on Korea.

It has been clear for some
time that negotiations for the
resumption of power talks were
separate from any move aimed
at a great powers discussion of
Far Eastern problems such as is
contained in the latest United
Nations move.

The two initiatives are regard-
ed here as parallel in their
genera} aim of bringing about a
negotiated settlement, of the
major causes of friction between
the great powers.

America’s insistence that a
ceasefire in Korea must precede
any joint talks on Far Eastern
problems is accepted here as also
representing British intention in
supporting the resolution in the
United Nations.

Will Not Relax

While the Commonwealth de
claration yesterday made it clear
that the Prime Ministers are
determined to do everything to
make negotiations for settlement
possible, there is no tendency
here either to assume Chinese or
Soviet consent or to relax the
efforts of the western powers to
make the non-Communist world
secure against aggression.

Ie F- eee
Students
Demonstrate

CAIRO, Jan. 13
Steel - helmeted police, armed

|
}
|







with tommy guns guarded ihe
approaches to the British and
American Embassies here to-day

as

2.000 hostile students demon-
strated outside the office of the
Egyptian Foreign Ministry. They
had gathered in defiance of the
government ban to demand
information on the results of th:
recent Anglo-Egyptian talks

The Foreign Minister Saleh El
Din Bey who has been conducting

talks with the British Foreign
Secretary Bevin, to'd students
from the Ministry balcony, that

foreign policy is not a matter of
argument with students,

Students demanded that the
Foreign Minister should join
them, “in denouncing colonialism
and supporting the World Peace
Movement,”

—Reuter.

Cardinal Dies
Shaving

VATICAN CITY, Jan. 13

The Dean of the Roman Catho-
lic Church College of Cardinals,
79 year old Cardinal Francesco,
Marchetti-Selvaggiani, died sud-
denly to-day while shaving in his
bathroom,

Hig death left 19 vacancies in
the College of Cardinals which
elects Popes and functions as
chief consultative organ of the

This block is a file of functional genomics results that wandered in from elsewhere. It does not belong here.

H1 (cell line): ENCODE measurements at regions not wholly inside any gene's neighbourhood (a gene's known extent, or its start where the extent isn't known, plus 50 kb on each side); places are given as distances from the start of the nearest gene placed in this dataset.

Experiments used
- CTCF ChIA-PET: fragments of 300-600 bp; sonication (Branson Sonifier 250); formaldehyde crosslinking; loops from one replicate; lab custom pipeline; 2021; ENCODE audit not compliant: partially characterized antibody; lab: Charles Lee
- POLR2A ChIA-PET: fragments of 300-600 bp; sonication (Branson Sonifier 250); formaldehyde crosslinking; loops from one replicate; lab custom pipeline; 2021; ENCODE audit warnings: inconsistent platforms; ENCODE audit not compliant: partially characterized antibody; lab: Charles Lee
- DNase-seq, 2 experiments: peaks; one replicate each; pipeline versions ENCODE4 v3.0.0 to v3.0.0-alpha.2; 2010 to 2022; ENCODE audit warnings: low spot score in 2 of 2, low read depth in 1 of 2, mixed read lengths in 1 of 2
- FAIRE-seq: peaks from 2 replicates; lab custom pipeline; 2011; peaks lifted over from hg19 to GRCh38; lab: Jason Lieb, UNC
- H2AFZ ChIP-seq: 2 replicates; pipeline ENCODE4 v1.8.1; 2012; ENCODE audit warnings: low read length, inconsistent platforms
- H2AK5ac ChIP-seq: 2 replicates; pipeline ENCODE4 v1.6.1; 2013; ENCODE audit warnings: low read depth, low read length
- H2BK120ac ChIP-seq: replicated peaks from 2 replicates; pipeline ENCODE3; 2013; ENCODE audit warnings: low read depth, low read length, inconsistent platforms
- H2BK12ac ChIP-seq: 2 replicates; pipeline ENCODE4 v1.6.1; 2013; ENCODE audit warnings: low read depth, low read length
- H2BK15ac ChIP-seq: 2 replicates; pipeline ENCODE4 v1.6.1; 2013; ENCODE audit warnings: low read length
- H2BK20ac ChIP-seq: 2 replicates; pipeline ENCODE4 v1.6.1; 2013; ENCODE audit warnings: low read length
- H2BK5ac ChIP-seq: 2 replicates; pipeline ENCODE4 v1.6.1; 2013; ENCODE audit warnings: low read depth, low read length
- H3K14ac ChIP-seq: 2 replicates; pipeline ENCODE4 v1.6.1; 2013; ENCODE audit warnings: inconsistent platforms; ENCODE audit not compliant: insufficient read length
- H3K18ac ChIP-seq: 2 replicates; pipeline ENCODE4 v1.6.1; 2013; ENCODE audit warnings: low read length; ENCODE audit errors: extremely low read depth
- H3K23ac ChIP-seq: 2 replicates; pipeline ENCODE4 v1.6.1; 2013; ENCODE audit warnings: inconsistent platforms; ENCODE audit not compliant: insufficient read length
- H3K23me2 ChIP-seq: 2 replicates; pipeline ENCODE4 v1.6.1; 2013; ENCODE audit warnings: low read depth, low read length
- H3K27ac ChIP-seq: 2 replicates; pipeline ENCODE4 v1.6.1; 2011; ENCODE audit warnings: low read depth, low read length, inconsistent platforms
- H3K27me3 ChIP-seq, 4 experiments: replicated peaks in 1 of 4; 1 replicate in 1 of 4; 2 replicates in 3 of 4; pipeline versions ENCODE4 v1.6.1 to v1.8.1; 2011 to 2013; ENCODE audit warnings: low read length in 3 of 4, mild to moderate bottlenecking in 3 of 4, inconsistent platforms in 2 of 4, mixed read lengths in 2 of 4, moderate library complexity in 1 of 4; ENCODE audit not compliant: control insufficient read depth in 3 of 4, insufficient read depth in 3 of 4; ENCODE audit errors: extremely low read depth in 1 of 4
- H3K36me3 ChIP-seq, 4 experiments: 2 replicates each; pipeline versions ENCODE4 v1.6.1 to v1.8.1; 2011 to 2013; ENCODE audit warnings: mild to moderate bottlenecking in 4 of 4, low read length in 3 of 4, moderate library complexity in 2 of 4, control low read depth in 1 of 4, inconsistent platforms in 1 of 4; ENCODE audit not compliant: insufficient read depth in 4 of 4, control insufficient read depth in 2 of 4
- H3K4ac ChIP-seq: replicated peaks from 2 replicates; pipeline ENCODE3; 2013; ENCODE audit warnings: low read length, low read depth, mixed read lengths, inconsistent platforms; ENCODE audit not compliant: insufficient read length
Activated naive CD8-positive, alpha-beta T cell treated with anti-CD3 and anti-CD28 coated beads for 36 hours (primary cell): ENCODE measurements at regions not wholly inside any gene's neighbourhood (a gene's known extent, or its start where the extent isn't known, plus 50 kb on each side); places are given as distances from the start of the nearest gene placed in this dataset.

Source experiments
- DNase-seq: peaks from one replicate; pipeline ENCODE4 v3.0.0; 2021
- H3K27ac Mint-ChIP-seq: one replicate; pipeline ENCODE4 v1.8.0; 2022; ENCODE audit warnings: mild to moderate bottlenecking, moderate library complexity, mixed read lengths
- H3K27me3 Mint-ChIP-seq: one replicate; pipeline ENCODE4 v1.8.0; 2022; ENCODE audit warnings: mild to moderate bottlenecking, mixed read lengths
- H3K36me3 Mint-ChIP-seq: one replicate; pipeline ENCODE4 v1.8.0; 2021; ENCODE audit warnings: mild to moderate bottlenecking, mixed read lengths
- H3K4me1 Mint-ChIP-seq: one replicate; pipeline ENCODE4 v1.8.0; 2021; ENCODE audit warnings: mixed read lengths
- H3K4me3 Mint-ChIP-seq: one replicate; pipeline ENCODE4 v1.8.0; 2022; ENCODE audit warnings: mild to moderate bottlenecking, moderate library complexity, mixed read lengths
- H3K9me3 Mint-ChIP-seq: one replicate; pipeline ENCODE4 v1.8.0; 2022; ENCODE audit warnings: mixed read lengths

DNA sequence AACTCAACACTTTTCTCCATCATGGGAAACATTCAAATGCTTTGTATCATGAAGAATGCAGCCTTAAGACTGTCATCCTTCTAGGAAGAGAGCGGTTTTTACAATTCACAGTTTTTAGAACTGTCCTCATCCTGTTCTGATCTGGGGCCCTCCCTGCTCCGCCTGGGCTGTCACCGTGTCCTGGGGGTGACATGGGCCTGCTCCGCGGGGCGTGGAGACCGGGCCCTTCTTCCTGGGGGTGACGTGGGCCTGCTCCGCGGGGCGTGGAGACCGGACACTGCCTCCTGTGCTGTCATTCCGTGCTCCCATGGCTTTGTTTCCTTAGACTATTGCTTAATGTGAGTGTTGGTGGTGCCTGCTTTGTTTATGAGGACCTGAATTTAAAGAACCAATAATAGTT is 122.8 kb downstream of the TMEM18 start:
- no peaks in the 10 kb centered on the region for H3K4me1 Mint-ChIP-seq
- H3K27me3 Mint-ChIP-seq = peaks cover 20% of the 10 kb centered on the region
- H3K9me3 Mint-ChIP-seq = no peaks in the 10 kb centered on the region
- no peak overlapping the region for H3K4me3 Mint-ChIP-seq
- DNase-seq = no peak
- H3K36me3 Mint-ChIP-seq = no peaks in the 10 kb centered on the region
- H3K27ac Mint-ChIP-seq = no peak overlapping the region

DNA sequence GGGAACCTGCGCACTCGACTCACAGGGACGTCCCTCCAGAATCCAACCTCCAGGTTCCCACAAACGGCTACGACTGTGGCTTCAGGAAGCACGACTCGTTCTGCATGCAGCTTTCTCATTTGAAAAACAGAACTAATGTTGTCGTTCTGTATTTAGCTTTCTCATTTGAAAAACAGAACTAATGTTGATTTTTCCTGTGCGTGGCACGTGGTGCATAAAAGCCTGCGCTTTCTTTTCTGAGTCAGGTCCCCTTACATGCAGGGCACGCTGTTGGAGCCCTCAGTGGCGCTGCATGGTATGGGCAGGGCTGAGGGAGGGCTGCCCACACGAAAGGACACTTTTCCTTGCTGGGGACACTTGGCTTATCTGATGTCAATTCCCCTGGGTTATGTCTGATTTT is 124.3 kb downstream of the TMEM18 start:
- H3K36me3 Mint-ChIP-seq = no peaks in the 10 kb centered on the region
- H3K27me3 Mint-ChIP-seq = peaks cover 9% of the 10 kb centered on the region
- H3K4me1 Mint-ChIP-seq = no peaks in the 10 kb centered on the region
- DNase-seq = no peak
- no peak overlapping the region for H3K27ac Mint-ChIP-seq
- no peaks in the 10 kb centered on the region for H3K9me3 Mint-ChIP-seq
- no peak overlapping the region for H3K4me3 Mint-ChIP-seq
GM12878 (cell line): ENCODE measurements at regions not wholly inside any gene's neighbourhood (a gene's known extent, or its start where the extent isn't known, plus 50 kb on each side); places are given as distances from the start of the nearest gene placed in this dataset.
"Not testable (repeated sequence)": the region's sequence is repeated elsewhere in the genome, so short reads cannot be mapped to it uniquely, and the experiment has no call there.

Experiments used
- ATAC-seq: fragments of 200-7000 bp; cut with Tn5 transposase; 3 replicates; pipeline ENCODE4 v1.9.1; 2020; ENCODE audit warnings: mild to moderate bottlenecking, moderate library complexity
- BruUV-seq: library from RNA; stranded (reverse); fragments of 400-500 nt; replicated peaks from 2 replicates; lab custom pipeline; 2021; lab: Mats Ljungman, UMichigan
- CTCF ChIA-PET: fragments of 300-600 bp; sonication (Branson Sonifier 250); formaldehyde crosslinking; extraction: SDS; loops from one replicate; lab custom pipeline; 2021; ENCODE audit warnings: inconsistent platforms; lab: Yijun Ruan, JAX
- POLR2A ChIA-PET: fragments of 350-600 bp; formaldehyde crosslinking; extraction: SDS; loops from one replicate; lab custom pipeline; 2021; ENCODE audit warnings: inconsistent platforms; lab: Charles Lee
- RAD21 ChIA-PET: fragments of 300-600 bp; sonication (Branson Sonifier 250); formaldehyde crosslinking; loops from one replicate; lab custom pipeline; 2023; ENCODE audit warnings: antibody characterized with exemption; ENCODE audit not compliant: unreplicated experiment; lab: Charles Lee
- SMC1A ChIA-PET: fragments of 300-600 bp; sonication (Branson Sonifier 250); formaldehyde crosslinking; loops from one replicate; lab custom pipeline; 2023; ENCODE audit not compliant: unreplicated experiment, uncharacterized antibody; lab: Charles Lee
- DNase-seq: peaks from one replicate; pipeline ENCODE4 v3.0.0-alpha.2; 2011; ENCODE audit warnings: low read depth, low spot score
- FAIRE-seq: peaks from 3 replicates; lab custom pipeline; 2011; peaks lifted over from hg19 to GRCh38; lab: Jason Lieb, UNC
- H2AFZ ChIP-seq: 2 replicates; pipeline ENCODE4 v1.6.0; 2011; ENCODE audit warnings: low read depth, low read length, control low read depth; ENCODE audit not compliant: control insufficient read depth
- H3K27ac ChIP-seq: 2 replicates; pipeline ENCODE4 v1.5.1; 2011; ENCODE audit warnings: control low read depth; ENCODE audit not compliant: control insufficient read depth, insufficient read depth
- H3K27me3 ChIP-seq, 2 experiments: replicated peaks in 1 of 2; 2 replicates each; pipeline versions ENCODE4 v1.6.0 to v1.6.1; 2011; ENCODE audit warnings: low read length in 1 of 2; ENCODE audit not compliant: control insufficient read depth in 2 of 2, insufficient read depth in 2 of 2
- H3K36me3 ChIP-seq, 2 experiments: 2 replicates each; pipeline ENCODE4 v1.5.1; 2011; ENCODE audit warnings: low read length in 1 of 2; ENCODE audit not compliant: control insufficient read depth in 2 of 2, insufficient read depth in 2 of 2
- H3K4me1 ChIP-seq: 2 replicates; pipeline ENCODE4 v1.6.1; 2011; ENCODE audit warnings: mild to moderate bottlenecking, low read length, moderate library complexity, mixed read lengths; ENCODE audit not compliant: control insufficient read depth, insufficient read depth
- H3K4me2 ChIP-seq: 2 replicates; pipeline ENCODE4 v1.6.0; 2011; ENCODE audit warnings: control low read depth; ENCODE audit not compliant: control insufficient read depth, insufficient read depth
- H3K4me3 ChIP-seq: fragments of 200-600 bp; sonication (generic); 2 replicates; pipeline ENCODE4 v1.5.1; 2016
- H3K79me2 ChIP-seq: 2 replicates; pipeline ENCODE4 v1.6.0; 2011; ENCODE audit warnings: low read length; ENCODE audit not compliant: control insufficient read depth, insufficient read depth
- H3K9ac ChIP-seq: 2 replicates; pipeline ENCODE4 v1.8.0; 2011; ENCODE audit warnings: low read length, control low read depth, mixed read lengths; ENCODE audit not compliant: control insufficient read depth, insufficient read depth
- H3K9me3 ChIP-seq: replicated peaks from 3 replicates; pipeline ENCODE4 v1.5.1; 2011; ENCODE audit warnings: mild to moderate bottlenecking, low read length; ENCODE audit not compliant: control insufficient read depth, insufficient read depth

Catholic Church.

The Cardinal died shortly after
celebrating his usual morning
mass, it was learned, Friends of
the Cardinal reported he had of-
ten said: “I should like to die un-
expectedly after saying Mass.”

The death of Cardinal Marchet.
ti-Selvaggiani created the unique
situation for the College of Car-
\dinals of having a_ relatively
| young foreigner as its Dean

He is the 66-year-old French
Cardinal Eugene Tisserant, the
head of the Vatican’s congrega
jtion for Eastern churches
| Cardinal Marchetti-Selvag



; giani’s death reduced the
strength of the College of Car
dinals to the low level of 51

. —Reuter,



Prepare Joint
Offensive

TOKYO, Jan. 13.

UNITED NATIONS

forces held their ground

today against mass attacks by Communist

troops two miles seuch
the Korean peninsula.

of Wonju in the centre of

Communists Save hurled thousands of men to their deaths
in attempts to break through the Sobaek Mountain into

Southeast Korea.

U.S. Navy
Plan Big
Programme

WASHINGTON, Jan, 13
The United States Navy is
ready to launch a new naval re-

armament programme putting
|tundreds of fighting ships into the
nation’s defence lineup

Work on the construction of a
giant 4.700 ton aireraft carrier,
and 173 other ships was due to

start as soon as Congress approved
of the $2,000,000,000 Navai
gramme,

Half of the money
used to build new ships
jt@lf for conversion or moderni-
sation of 290 existing ships in-
cluding aireraft carriers, cruisers,
destroyers and submarine

pro-

would be
the other



This programme, endorsed by
{the President, comes before the
Houde off Representatives next

j week after receiving a quick and
unanimous approval by the House
Armed Services Committee

In addition to the super carrier
the programme provides for
building even Snorke] type (un-
der water breathing) submarines
152 minesweepers, 66 landing
ships, two rocket launching ships,
12 fleet tankers, two ocean escorts,
one icebreaker and 30 smaller
j assorted craft



—Reuter,



|
| Lava Destroys
“Garden Of Etna”

; CATANIA, Jan, 13,
Europe's biggest active voleano
| erupting for the 50th day poured
a 10-yard high stream of smould-
ering lava over the “Garden of
| Etna” today
| Thousands of
pmany acres Of rich garden
disappeared forever under
grey smoking rock
The Prefect of Catania province
ordered the opening of a special
office to try to find work for hun-
dreds of men unemployed by loss
of their orchards

and
land
the

apple trees

Scouts posted near erupting fis
sures on the volcano reported no
slackening in the merciless flow
of lava which has covered thous-
ands of acres of mountainside in
its six week eastward march to-
vards the sea .

Four empty villages, Milo, Rin-
azz0, Fornazzo, and Sciara, whose
inhabitants fled at the approach of
lava, today still stood miraculously